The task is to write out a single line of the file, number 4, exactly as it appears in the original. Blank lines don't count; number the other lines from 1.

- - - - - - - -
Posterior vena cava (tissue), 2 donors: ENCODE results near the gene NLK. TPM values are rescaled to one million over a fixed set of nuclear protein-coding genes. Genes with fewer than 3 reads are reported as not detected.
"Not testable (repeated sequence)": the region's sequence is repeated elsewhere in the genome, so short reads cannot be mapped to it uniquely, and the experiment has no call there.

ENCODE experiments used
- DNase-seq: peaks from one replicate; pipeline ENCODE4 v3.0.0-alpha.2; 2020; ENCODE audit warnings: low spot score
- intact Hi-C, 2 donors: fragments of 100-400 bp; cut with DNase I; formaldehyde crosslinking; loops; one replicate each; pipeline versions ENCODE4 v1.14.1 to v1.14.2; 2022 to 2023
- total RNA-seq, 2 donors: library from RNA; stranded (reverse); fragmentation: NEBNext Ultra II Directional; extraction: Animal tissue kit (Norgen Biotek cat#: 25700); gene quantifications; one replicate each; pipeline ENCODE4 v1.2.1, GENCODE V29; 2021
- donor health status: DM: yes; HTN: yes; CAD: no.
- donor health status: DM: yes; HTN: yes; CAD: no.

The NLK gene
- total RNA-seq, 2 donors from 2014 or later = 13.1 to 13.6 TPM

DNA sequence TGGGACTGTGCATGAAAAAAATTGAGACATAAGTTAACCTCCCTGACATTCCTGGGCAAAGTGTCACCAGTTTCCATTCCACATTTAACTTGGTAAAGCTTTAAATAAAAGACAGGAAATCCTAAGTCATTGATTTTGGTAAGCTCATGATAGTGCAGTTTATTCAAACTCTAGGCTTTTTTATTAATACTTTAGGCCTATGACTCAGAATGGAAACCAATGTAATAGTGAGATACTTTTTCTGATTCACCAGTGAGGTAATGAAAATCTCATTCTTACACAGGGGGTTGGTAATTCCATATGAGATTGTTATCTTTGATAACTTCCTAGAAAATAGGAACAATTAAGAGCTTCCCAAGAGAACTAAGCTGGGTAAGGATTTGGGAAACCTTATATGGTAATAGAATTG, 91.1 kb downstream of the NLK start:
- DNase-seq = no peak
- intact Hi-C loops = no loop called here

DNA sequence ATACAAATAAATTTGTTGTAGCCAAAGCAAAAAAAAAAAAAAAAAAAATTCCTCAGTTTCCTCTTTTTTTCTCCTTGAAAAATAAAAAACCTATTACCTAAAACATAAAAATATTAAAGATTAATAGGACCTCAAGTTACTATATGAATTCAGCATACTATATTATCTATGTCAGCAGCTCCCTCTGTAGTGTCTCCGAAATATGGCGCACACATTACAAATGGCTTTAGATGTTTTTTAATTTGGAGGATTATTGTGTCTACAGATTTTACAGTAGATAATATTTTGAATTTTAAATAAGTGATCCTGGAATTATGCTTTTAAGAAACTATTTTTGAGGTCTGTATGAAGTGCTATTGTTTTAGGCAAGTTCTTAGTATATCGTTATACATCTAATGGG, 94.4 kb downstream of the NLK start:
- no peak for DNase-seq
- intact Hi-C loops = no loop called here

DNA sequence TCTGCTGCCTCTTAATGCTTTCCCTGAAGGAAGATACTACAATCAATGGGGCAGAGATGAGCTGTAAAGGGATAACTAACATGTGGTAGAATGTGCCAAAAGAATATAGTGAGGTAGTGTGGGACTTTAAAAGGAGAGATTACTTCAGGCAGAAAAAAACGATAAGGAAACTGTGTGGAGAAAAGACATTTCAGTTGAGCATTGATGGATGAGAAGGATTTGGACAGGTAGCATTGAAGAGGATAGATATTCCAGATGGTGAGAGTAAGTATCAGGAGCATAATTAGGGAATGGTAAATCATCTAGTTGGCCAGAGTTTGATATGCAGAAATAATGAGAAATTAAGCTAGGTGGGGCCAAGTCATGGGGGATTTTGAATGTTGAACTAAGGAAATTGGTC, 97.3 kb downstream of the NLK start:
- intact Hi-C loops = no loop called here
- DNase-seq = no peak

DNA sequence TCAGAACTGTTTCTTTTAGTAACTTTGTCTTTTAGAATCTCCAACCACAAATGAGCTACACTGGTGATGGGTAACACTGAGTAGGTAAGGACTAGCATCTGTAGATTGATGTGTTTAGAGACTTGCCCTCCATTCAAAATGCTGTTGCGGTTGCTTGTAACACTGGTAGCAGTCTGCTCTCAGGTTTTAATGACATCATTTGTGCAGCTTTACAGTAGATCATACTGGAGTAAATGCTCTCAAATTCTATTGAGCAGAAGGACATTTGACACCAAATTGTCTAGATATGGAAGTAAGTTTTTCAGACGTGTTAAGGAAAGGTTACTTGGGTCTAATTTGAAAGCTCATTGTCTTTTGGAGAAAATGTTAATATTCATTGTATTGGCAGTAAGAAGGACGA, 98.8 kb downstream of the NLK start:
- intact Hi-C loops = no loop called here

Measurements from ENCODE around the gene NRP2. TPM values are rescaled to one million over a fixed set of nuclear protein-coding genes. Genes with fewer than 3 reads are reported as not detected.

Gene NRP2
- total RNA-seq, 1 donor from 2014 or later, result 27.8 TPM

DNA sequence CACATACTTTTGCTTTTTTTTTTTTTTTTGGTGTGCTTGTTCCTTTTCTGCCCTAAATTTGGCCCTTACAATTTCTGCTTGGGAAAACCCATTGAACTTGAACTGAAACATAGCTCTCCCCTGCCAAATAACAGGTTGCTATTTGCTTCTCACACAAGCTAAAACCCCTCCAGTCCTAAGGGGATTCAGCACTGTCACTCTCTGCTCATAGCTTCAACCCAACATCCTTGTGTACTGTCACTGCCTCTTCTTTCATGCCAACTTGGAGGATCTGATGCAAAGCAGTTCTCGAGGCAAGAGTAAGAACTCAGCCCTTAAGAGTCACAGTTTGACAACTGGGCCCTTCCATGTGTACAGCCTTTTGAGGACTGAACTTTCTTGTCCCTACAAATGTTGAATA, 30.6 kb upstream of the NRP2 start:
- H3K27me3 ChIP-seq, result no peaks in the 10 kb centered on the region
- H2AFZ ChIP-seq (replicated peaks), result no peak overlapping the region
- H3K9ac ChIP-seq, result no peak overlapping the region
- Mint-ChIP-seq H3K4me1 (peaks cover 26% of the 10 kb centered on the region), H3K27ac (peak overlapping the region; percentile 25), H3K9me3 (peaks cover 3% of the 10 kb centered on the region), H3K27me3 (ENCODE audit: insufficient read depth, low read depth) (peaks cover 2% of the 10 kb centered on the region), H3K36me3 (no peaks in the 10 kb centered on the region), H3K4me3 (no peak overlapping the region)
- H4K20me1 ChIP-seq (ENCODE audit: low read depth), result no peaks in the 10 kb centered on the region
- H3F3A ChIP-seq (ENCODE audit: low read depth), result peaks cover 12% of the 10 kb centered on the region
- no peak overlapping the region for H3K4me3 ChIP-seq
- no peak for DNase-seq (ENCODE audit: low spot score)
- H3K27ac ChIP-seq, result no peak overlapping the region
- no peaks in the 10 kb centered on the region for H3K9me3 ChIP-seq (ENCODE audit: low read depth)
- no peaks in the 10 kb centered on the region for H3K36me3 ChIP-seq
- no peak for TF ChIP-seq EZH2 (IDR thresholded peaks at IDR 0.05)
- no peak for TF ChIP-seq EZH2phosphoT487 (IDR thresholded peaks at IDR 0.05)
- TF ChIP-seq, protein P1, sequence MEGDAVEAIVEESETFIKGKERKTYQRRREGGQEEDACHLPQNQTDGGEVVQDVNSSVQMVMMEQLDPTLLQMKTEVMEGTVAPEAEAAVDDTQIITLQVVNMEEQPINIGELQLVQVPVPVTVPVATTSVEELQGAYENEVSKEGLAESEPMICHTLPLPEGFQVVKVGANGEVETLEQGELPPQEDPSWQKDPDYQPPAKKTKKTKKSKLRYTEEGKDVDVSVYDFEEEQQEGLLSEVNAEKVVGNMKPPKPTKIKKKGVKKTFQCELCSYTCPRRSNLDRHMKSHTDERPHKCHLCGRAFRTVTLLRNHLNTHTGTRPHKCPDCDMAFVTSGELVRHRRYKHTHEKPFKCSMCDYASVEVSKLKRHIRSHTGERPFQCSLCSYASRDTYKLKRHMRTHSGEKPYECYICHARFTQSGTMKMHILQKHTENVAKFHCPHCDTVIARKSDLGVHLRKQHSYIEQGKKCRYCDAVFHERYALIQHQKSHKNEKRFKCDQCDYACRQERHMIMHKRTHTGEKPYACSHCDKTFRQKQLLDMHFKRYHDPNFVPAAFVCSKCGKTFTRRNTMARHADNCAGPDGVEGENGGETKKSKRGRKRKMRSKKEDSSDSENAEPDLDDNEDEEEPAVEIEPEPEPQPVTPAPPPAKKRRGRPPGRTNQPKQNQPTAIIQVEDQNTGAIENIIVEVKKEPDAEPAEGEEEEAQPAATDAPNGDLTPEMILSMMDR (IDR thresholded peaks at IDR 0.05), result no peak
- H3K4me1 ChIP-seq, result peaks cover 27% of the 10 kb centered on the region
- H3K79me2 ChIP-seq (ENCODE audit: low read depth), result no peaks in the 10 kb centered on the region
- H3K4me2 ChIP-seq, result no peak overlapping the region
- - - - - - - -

- DNase-seq: peaks from one replicate; pipeline ENCODE4 v3.0.0-alpha.2; 2020; ENCODE audit warnings: low spot score